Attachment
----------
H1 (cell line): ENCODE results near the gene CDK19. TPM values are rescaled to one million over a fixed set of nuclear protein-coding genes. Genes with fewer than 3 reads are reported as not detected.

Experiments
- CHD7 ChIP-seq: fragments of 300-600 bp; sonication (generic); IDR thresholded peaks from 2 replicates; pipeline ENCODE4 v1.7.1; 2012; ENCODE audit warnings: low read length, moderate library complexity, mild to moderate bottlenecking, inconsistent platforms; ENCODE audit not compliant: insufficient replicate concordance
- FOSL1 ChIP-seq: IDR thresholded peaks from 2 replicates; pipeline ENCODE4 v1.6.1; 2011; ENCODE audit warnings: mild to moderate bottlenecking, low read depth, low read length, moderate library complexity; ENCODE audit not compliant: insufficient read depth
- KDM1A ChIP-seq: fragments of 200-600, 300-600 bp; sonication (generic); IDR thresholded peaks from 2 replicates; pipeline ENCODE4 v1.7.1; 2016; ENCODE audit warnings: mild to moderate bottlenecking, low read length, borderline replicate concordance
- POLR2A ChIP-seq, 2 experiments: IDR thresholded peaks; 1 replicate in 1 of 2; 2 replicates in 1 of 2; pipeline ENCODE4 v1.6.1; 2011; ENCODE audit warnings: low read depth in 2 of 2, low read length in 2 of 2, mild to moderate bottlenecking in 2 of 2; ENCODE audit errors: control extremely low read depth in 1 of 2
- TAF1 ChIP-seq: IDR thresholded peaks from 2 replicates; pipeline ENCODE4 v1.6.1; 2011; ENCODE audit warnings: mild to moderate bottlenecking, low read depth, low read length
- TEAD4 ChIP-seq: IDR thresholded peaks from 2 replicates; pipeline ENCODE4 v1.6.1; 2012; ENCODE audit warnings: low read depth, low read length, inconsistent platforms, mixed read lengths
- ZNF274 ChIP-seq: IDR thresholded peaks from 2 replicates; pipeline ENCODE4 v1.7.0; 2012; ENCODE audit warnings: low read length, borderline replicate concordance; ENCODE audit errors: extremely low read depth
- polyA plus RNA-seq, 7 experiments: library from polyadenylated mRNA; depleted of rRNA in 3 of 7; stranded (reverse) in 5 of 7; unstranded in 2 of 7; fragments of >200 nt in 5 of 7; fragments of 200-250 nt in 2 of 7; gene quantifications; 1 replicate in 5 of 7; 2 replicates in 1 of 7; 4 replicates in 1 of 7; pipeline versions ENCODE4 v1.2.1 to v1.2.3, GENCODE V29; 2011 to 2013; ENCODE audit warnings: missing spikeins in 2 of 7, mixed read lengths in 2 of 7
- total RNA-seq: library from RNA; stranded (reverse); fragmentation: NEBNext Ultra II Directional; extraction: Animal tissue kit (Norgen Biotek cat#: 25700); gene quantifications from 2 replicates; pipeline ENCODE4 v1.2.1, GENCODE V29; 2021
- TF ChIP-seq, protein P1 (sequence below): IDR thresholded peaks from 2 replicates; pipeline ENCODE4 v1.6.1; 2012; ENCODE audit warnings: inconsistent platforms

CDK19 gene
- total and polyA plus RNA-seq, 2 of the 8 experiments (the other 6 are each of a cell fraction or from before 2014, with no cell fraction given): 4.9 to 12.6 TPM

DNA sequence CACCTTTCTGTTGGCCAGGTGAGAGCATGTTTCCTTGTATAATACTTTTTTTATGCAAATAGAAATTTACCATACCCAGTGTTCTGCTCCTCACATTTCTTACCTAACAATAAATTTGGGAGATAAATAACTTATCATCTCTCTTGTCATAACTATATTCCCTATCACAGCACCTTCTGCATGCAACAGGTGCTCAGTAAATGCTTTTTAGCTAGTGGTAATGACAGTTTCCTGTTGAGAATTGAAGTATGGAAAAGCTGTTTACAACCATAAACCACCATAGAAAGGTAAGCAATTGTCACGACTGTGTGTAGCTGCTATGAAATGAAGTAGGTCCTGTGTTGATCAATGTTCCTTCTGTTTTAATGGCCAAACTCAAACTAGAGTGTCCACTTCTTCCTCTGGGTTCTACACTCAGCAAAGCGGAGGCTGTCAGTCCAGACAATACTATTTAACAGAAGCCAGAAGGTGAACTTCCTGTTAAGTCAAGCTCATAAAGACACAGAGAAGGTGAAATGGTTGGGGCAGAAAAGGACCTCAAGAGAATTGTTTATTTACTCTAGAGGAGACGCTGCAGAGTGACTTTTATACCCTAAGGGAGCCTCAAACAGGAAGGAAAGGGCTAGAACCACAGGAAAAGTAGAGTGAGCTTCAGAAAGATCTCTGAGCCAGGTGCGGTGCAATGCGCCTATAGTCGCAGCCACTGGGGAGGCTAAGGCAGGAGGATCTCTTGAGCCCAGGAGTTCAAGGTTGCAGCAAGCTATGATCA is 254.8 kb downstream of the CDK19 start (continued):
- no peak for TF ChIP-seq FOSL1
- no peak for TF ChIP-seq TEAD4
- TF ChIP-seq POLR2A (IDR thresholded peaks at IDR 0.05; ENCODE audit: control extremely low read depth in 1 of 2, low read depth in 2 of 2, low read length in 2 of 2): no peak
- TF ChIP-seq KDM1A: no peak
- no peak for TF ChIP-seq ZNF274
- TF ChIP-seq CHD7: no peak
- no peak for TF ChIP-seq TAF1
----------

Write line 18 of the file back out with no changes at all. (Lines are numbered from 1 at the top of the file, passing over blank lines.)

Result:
- TF ChIP-seq POLR2A (IDR thresholded peaks at IDR 0.05; ENCODE audit: control extremely low read depth in 1 of 2, low read depth in 2 of 2, low read length in 2 of 2): no peak